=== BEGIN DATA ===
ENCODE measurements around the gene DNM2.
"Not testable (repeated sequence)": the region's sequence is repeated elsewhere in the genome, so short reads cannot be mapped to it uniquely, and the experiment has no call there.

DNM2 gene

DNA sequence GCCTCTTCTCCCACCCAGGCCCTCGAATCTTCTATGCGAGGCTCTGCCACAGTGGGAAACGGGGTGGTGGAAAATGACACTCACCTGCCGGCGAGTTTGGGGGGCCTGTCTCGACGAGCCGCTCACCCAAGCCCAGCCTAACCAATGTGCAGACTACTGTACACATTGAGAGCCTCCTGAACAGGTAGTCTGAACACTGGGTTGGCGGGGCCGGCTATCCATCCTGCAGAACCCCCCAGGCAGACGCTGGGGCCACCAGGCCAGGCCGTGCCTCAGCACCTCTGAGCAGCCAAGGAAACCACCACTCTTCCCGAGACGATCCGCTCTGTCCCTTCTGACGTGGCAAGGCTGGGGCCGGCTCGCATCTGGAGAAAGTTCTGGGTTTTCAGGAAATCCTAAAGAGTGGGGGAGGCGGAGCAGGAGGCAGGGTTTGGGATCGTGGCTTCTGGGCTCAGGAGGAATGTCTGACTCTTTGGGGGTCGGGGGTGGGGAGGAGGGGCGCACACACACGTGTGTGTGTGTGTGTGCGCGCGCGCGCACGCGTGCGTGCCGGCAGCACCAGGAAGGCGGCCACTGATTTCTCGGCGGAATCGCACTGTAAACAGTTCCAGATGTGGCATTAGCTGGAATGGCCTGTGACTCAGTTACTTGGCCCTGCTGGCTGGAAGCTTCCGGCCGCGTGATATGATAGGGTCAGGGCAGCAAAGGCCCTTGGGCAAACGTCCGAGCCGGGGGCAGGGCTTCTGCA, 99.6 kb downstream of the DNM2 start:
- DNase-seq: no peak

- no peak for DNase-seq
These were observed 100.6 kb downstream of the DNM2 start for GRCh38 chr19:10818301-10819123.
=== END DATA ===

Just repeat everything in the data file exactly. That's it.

ENCODE measurements around the gene DNM2.
"Not testable (repeated sequence)": the region's sequence is repeated elsewhere in the genome, so short reads cannot be mapped to it uniquely, and the experiment has no call there.

DNM2 gene

DNA sequence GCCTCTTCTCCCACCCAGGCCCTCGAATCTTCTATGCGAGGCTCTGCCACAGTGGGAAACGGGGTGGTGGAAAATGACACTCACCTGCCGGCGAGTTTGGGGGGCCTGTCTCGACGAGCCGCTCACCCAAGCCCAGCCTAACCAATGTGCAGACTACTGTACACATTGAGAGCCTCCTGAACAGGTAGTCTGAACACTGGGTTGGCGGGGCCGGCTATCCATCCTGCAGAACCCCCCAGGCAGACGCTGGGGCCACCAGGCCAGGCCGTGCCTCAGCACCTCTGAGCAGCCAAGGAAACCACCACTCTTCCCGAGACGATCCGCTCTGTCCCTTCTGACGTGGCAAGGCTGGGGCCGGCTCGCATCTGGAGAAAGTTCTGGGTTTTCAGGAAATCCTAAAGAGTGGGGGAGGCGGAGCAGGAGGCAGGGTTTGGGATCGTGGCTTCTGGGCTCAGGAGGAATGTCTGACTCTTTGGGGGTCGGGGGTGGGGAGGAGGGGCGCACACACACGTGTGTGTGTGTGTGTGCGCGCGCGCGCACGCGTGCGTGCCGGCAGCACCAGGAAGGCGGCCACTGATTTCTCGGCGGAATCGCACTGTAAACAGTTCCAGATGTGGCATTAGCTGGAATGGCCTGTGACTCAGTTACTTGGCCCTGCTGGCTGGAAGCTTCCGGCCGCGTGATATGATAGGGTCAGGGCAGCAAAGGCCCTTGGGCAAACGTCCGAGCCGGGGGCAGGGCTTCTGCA, 99.6 kb downstream of the DNM2 start:
- DNase-seq: no peak

- no peak for DNase-seq
These were observed 100.6 kb downstream of the DNM2 start for GRCh38 chr19:10818301-10819123.